30 Poems in 30 Days

Have you ever wanted to try writing poetry? Join in this event writing 30 poems in 30 days and watch your poetry prowess emerge.


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My people

I belong to the cooks, wizards of spice, choppers of vegetables
to the kneaders of dough, bread and cake bakers

I belong to the singers, choristers
to the horn players, recorder tooters

I belong to the walkers, observers of seasons
to the gardeners
to the contemplatives, listeners

I belong to the poets, choosers of words
to the mathematicians, questioners
to the ponderers, seekers of knowledge

These are my people, my tribes

We come with a hint of slowness,
deliberation and outdated
patience

There’s no app for what we do


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Busy morning at Earth General Store

- Peppermint soap is my favourite
- Put that back, Sweetie, we are not taking that
- Well maybe I’ll try it for a change, I usually have lavender
- So you put the seed in the middle and water it and it will expand and then you can transplant it
- Oh dear I forgot to count the number of refills
- The container is weighed already
- No problem I’ll just give you a discount for 15
- That jug of yours holds quite a bit
- What an awesome store, we should come here more often
- Yes it usually comes to $25 or so
- Do they have Oolong tea
- I have 4 daughters, I need 4 bars of chocolate
- Can you see the paprika anywhere
- There’s more in the raw food section
- Do you have a plan for your garden yet
- Here, I found a quarter, take it
- And your seeds are right here
- Do you have your own bag
- Can I have the itemized receipt please
- Thanks and have a great day!


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Butterflies

I dive into the suffering of one man
that he has spilled out into poems on so many pages

I take the book in quick strokes
but it drags me under

I come up spluttering
and gasping for air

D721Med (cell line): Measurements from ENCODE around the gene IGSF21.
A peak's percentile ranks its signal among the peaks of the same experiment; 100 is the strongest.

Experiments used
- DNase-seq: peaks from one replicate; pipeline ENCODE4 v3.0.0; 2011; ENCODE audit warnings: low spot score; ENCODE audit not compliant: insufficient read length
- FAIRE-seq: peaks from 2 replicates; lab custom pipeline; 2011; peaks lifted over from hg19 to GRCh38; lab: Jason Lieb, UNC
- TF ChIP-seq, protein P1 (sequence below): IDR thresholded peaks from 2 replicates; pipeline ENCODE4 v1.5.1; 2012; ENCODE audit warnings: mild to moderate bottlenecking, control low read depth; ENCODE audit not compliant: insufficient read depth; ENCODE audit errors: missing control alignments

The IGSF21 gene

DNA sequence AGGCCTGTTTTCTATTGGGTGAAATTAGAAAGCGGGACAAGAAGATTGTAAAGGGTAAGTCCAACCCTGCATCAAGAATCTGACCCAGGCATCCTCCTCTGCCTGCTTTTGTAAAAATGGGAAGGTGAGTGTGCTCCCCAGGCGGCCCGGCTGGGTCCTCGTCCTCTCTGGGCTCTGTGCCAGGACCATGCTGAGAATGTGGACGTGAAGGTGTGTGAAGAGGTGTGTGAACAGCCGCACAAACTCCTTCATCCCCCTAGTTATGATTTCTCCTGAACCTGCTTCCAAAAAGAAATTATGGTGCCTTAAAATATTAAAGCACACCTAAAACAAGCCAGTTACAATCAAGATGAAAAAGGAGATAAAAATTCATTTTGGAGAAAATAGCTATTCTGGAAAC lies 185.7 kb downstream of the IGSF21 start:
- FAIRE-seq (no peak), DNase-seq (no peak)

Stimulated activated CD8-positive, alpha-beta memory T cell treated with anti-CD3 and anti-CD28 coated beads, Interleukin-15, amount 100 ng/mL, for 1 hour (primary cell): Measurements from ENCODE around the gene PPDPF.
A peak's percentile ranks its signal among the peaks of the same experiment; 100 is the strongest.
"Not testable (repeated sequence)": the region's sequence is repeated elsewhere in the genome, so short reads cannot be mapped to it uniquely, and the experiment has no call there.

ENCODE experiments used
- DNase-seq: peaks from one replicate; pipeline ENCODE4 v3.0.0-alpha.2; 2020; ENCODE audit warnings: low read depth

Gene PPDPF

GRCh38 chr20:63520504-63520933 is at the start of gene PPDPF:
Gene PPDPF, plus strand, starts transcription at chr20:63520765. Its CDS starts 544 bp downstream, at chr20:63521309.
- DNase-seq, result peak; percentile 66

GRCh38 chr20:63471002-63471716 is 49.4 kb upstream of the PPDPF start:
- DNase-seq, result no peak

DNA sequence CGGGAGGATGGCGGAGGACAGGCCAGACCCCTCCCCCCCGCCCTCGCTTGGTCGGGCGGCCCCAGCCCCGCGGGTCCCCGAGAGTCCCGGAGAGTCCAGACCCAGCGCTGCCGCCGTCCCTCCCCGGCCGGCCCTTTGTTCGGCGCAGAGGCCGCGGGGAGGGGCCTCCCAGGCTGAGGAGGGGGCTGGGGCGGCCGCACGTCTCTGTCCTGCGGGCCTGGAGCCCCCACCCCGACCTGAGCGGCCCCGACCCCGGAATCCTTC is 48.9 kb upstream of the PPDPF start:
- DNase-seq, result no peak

in the image of the butterfly
he finds redemption and new life
- or so I hope -
he shows a broad smile in the photo on the last page

(again and again
we need to come back to simple things
petals in puddles
footprints in snow
lichen on trees)

I saw a butterfly in April in the Rockies
it fluttered along a rock wall in the sun
it may not have lived through that night
- brave vanguard of spring -
but it embodied the dance
completely


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The Last Wild Voice

I.

My mouth opens

and silence tumbles

out tremulous in its flight.

 

The voice: that strange winged

creature of fierce delicacy

and wild cries of full fired song

and sometimes grief keening.

 

II.

I was afraid to hear both the shadowed

darkling pierced wailing

just as much as the bright

jeweled corridors of tumbling desire.

 

I was afraid of who might join

me when my voice blossomed

and how the rough shimmering

silk might surprise

another wild mouth

to speak.

 

III.

We will lean down at last

to the attentive ear of the

tangled landscape

and sing our songs;

sing into the jumbled green gold

unutterably receptive earth.

 

IV.

And know ourselves wound healed

 

 

 

 


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Commute

I. Out

on the sidewalk
the april snow
that nobody wants

is printed with
pedestrian’s soles
pointing north
pointing south
heading to work

across the shoe tracks
from left to right
a waddling goose
left his diamond prints
heading to work

 

II. Back

revitalization -
as if a park was dead
that is only used
by squirrels
rabbits
skunks
magpies
pileated woodpeckers
blue jays
coyotes
stoic all-season walkers
and the lady with the black dog

[cleared swath] to be covered in [asphalt]

how many trees died for this new multi purpose trail?


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Raining Poems

Rain today, grey clouds.

The children splashed

and stomped through

the puddles filled

with flower petals.

You could see

the poetry right there

in the rain drops.

My feet were wet

with it,

my clothes soaked through

down to the skin.

I called the children

in early

and they changed

into dry shirts

and pants and socks.

I stayed wet.

And feasted on the bliss

of rain and poems.

 


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christine lake trail

suddenly the sound of the highway and the trainĀ deep in the valley are gone.

the forest is thick and dark
even with the snow cover on the ground.

the silence is eerie.
only occasionally do we hearĀ the cry of a bird.
one call sounds like somebody blowing on a whistle.

the hike to the frozen lake with its little rocky islands takes a good hour
steadily uphill in solitude except for the uneasy feeling
that there may be animals that see us
but we don’t see them.

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